Judicial investigator into the Beirut port blast Judge Fadi Sawwan on Monday interrogated detained Customs chief Badri Daher for 4.5 hours before issuing an arrest warrant against him, the National News Agency said.
The interrogation session was held in the presence of Daher’s lawyers Munif Hamdan and George Khoury.
Sawwan later headed to Beirut port to inspect the blast site and assess the damages.
He will later return to his office to question Beirut Port Director General Hassan Qureitem and take the appropriate decision in light of the interrogation.
A huge stock of hazardous material abandoned in a warehouse at the port in the heart of the capital exploded on August 4, killing around 180 people, injuring over 6,000 and devastating swathes of Beirut.
The hundreds of tons of ammonium nitrate had been left unsecured for several years, despite repeated warnings of the dangers they posed.
The disaster led to demands at home and abroad for an international investigation, calls that have been rebuffed by Lebanon’s political leaders, widely accused of negligence that led to the explosion.
The interrogation of Daher and Qureitem marks the beginning of Sawwan’s investigations into the explosion.
On Friday, Sawwan received a lawsuit filed by State Prosecutor Ghassan Oueidat against 25 people including 19 detainees. Sawwan also received the files of the preliminary investigations.
The lawsuit mentions 25 suspects, most notably Daher, Qureitem and former Customs chief Shafiq Merhi.
It also targets “anyone identified by the investigation as being a perpetrator, partner, interferer or negligent” in connection with the crimes of “negligence; dereliction; and causing the death of more than 177 people, the injury and disabling of thousands and the full destruction of Beirut’s port, houses belonging to citizens, and public and private properties.”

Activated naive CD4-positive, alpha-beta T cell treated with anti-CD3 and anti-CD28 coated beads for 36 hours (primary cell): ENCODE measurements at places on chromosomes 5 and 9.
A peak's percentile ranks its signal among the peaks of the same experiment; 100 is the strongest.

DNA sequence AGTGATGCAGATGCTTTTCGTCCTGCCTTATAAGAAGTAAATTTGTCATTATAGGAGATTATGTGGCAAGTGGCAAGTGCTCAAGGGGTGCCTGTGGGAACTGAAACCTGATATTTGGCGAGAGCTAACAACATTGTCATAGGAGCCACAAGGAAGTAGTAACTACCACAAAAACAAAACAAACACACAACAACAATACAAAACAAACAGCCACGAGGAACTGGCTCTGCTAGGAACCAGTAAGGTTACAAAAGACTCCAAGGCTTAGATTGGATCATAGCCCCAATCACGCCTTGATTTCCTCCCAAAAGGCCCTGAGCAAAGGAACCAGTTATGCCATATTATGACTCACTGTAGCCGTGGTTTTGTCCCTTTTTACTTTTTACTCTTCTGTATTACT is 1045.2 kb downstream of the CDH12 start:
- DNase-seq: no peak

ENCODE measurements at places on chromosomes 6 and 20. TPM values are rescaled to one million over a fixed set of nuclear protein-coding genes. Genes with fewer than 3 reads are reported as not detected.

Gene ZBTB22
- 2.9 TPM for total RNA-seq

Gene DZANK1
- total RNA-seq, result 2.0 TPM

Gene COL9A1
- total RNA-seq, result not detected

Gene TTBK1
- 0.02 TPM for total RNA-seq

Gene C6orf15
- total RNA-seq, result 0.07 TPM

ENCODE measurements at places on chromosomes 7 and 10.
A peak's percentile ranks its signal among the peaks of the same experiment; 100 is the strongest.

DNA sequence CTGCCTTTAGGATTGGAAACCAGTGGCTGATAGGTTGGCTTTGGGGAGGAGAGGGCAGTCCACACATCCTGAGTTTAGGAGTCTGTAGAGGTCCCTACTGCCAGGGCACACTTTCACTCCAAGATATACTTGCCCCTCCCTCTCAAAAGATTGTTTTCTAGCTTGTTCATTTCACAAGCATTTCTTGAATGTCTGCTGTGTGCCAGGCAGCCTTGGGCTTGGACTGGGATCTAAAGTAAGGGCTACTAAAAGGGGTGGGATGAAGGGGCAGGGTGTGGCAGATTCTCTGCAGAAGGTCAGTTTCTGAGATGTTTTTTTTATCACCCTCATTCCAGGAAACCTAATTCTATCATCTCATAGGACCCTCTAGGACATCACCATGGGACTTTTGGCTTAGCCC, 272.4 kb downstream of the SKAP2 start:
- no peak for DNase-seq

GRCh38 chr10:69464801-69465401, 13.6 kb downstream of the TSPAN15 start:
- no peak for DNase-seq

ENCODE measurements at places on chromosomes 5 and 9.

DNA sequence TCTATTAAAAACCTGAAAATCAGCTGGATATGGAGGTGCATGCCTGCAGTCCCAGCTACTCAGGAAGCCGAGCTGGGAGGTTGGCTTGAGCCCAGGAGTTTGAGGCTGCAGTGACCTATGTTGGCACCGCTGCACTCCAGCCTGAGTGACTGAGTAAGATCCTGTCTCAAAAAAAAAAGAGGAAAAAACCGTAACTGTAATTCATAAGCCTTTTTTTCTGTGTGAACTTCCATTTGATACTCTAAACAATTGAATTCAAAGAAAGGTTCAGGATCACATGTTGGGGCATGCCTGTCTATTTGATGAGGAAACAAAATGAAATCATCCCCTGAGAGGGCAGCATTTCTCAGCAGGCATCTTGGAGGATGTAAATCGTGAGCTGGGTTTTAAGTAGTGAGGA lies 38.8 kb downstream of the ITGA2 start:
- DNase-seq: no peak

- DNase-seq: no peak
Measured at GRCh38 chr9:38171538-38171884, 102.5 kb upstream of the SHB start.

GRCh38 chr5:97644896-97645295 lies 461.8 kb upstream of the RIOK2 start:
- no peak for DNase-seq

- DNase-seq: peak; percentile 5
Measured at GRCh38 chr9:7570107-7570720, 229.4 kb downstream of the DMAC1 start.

Following wrangling between caretaker Justice Minister Marie-Claude Najm and the Supreme Council for the Judiciary, Lebanese authorities named Sawan, with a reputation for independence and integrity according to judicial sources, to lead investigations into the explosion.
A Lebanese prosecutor will also question several ministers and former ministers over the explosion, a judicial official said Wednesday.
“The interrogations will begin with former public works minister Ghazi al-Aridi,” the official said, speaking on condition of anonymity.
“If a shortcoming or negligence on the part of one of the questioned ministers is found, the judiciary will have to state that it does not have jurisdiction to sue them,” the official explained.
The chief prosecutor will then have to transfer their file and connected evidence to parliament because the jurisdiction lies with a special council in charge of suing ministers and presidents.